With limited opportunities, the men of Askole have found some sustenance in working as porters., Unlike their peers, the Sherpas from Nepal or close to home the high altitude porters from the Sadpara town, Skardu, who are more urbane and better able to market their services and negotiate good deals, the porters of Askole get the short end.
As evening sets in, the porters begin setting up their makeshift shelters on the fringes of campsites. Their meals are cooked separately and often consist of thick roti and some sweet tea and if they are ‘lucky’, some leftovers from the expedition dinner. With just a plastic sheet on their heads incase rain comes, they huddle together for warmth, sharing tales while passing around dope and naswaar. For them, each expedition means ‘some sustenance’.
Most porters begin young, in their teens, with their ability to adapt to higher altitudes better making them a viable part of any expedition. The saddest are the older ones, who despite their advanced age are competing with younger men to get the attention of the porter sardar, so that they have enough money to pass through the cruel winters.
Sadly, with the Nanga Parbat massacre in June this year, things don’t look too well for this little town and its porters. In their carefully worded chatter, they lay the blame on the Kohistanis and Chilasis while venting their frustrations about the lack of financial options for them. ‘Sleeping hungry, unable to get warm clothes and medicine for their children’ is their nightmarish reality and there seems to be no way out.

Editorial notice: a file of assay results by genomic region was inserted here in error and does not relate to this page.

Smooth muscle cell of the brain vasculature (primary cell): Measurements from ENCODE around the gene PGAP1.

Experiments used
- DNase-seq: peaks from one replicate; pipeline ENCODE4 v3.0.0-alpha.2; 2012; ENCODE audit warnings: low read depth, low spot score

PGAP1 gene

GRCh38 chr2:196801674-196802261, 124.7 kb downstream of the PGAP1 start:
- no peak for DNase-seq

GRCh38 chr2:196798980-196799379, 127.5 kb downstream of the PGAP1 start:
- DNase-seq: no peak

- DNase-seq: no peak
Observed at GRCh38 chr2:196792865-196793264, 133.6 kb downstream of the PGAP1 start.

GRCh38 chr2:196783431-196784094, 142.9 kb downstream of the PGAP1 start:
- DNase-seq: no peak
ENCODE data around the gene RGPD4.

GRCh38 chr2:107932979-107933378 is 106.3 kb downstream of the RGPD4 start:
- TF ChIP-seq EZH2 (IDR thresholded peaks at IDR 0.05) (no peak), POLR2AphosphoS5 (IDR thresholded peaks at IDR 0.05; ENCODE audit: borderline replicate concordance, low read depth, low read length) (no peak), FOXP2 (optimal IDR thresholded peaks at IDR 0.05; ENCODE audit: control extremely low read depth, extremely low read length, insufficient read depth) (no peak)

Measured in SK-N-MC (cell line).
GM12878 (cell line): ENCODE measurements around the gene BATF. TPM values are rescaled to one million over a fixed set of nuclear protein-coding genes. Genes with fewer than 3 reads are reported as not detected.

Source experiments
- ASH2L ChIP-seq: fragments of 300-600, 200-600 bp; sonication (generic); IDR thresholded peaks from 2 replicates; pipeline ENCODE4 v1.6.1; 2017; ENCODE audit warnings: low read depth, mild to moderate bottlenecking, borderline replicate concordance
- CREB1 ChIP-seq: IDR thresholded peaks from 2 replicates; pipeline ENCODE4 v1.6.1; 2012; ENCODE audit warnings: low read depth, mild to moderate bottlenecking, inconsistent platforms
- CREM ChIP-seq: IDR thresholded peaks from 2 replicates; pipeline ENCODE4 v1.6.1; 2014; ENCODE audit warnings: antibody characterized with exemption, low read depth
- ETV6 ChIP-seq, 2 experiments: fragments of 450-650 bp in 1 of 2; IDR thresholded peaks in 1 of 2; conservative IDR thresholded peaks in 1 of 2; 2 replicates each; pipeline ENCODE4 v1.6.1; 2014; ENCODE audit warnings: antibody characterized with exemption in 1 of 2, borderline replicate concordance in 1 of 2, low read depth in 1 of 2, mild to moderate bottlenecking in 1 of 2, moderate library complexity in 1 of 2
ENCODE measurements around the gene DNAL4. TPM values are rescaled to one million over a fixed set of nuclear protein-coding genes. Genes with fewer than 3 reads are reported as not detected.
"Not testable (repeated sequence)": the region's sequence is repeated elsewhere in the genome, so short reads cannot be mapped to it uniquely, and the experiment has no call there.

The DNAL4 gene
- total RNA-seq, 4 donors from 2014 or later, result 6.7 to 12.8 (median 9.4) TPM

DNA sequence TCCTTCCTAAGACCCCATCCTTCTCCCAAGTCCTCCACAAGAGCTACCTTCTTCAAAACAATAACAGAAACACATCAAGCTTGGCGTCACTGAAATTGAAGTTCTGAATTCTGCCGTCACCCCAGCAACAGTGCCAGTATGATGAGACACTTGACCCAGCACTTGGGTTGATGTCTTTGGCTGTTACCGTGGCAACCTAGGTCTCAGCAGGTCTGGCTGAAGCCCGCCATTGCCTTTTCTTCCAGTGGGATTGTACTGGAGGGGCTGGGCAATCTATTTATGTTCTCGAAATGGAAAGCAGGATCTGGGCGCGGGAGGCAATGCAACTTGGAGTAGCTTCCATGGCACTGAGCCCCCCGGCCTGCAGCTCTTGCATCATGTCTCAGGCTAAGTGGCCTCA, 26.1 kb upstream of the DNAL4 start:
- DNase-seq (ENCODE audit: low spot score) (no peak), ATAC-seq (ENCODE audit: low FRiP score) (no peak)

With a wage that is barely around 100 dollars per trip and requires them to carry loads weighing around 25kg (plus personal stuff), the porters of Askole risk their lives to make the dreams of hundreds of adventurers true each summer, with barely any acknowledgment or a word of thanks.
“It begins with small steps and small loads. The first time its maybe 10kg on your back. You take a break every few hundred feet, lungs burning, calves aching, but in a day or so you get used to it. Then eventually a 30kg load on your back doesn’t matter. All you care about is getting the cash and some good tips and hopefully a job during winter at a fast food joint in Karachi,” summed up a porter.
Long after a climb is done, Askole becomes a bittersweet memory and rarely features in the annals of self glorification that many an adventurer pens down. Despite not getting its due share, Askole will always be the gateway to glory, with its fair share of fallen heroes and broken dreams.